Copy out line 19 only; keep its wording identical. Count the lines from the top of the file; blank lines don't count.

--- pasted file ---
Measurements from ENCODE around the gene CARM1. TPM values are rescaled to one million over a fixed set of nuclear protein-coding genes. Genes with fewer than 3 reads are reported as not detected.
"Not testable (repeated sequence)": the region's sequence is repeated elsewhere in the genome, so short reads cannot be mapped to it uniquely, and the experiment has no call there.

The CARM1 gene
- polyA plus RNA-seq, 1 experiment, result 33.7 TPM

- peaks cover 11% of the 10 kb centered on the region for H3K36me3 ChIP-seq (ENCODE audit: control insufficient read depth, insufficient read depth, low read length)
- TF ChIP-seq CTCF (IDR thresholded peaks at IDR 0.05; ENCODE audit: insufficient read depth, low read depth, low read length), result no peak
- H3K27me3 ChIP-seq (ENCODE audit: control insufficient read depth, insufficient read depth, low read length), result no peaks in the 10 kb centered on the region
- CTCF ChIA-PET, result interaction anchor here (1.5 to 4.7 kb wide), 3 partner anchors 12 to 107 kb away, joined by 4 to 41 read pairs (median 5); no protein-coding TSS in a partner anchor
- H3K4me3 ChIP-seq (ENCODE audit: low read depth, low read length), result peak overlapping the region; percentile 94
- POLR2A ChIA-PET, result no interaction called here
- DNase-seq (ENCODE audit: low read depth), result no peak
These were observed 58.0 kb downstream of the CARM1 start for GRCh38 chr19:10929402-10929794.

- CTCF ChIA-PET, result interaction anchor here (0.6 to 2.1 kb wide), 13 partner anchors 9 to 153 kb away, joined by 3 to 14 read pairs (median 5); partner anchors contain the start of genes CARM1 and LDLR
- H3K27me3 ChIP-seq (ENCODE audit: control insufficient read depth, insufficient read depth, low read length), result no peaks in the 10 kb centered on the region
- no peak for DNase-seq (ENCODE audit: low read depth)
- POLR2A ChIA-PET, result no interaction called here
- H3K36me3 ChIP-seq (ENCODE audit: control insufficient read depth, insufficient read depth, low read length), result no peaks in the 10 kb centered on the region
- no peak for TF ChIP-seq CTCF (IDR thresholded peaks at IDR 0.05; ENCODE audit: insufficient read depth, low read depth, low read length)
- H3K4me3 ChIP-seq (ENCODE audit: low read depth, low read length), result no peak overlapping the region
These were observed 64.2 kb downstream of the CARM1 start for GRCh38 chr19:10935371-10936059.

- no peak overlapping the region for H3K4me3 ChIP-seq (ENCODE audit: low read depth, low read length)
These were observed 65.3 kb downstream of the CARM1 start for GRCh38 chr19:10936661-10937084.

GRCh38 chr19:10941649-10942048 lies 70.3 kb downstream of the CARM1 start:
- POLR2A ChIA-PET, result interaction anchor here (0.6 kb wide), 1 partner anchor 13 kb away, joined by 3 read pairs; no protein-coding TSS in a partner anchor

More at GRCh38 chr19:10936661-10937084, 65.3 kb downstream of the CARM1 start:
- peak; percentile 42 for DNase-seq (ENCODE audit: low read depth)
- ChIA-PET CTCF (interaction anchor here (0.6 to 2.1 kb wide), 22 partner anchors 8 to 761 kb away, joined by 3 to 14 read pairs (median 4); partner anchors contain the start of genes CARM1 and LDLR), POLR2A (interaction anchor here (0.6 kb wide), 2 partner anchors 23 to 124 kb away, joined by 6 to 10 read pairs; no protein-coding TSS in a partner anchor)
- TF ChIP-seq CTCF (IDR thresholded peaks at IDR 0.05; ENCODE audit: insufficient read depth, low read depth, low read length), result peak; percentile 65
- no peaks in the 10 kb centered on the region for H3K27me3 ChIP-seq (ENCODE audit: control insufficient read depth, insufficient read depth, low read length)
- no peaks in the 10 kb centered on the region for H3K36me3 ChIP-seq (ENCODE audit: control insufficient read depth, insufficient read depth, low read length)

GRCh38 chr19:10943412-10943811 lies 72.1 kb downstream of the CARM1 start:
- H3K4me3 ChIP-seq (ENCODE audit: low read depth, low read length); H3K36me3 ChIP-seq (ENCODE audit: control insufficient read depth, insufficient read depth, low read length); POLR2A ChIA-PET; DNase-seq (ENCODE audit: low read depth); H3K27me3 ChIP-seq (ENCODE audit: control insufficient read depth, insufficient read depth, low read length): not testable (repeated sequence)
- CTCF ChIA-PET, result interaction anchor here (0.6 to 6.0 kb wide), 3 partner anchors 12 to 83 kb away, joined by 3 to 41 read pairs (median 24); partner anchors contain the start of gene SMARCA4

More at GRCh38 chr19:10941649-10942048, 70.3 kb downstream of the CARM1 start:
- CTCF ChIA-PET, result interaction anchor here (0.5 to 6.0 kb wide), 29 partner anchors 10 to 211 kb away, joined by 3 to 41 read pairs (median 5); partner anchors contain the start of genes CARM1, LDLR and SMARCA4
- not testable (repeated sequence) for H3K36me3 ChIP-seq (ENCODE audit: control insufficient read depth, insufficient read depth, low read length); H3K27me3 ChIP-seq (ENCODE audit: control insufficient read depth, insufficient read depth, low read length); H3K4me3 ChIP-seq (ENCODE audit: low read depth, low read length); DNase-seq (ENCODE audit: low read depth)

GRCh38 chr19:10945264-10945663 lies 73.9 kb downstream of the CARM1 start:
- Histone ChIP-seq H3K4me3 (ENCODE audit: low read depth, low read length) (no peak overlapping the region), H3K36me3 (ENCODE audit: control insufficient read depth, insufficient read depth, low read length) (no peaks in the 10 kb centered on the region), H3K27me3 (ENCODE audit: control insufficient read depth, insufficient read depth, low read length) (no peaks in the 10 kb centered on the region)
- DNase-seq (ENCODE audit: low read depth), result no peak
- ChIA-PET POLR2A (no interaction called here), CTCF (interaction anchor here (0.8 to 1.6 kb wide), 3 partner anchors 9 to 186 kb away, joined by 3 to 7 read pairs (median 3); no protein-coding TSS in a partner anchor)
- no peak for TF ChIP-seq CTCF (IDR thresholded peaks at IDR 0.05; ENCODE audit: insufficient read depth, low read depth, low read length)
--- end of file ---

- H3K4me3 ChIP-seq (ENCODE audit: low read depth, low read length), result no peak overlapping the region